2012 Conference

China and Inner Asia Session 219

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Roundtable: Methods of Writing History Before and After the Scholarship of Susan Mann

Organizer: Joan Judge, York University, Canada

Chair: Dorothy Ko, Barnard College, Columbia University, USA

Discussants: Nhung Tuyet Tran, University of Toronto, Canada; Ann Waltner, University of Minnesota, USA; Beverly Bossler, University of California, Davis, USA; Ellen Widmer, Wellesley College, USA; Dorothy Ko, Barnard College, Columbia University, USA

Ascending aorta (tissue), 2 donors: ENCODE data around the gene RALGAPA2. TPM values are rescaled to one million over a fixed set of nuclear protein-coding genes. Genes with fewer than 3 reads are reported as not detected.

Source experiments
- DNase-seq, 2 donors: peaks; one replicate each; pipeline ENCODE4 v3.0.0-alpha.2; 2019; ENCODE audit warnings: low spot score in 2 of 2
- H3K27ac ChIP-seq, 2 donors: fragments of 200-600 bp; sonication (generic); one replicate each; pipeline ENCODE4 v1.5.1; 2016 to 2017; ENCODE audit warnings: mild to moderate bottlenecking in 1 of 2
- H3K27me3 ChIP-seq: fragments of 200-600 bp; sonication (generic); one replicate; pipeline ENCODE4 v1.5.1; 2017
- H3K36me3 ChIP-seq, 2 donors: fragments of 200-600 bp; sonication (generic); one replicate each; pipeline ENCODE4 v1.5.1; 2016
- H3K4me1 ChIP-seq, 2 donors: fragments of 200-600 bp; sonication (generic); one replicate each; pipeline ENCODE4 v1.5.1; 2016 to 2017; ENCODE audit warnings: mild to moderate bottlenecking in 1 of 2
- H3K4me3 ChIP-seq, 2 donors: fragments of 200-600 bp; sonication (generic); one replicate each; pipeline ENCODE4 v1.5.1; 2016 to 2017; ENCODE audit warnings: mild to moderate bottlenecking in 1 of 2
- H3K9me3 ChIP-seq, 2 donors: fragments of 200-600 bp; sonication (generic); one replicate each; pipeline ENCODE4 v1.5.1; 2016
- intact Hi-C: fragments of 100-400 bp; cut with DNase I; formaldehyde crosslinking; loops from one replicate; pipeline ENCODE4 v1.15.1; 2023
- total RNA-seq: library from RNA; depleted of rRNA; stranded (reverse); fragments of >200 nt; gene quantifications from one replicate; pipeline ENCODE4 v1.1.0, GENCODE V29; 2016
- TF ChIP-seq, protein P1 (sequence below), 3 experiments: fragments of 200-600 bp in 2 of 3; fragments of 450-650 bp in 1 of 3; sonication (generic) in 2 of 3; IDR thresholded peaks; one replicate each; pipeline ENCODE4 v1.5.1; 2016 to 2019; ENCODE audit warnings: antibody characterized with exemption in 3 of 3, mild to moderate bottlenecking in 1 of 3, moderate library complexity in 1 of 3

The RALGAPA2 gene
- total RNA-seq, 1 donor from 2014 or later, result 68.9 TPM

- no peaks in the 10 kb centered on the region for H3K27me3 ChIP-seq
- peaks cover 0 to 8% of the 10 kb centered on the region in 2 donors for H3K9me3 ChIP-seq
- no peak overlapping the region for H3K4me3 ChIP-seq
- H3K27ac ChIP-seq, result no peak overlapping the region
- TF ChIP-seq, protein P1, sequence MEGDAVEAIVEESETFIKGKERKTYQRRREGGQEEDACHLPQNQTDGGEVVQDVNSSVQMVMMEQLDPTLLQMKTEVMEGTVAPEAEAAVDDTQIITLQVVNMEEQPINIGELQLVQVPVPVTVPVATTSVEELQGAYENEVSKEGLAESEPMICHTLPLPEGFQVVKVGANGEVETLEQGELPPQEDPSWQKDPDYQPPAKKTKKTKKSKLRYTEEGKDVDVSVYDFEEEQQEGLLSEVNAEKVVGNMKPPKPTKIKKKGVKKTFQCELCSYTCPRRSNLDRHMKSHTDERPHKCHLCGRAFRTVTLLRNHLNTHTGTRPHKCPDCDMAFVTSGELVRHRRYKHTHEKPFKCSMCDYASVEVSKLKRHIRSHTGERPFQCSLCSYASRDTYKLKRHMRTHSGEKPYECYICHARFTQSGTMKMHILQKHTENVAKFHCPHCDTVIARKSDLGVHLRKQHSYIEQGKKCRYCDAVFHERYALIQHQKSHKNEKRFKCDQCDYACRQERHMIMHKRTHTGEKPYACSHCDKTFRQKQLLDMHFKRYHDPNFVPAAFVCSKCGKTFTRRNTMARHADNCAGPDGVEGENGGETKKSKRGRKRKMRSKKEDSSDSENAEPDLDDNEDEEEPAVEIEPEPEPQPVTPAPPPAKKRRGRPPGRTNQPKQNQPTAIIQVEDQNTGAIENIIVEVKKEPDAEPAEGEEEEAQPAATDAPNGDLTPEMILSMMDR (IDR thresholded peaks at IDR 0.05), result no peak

This roundtable is an extension of the panel on “Gender Paradigms Before and After the Scholarship of Susan Mann.” It continues the panel’s examination of the impact of Mann’s scholarship by taking up particular themes addressed in the full online versions of the individual papers. Its focus is more directly on methodology, however, particularly on how Mann’s work has opened up new approaches to the study of Chinese, comparative, and global history. Each of the five participants will spend ten to twelve minutes discussing the methodological ramifications of one topic related to Mann’s scholarship. Tran will directly address the cross-border implications of Mann’s gender analysis by examining its impact on the writing of South-East Asian history. Waltner will discuss modes of narrativizing history and how the story-telling mode at which Mann excels facilitates the writing of comparative and global history. Bossler follows up on Wu’s panel paper in exploring new approaches to masculinity and kinship suggested by Mann’s work. Widmer examines the disjunction between the image of the guixiu as woman of talent and household manager captured in Mann’s scholarship, and the reductive critique of the guixiu in the late Qing era. Ko probes how Mann’s work challenges us to identify new units of historical analysis. Each presenter will be attentive to one overriding question that will also be the focus of discussion from the floor in the second hour: how does the gender lens change our understanding of history?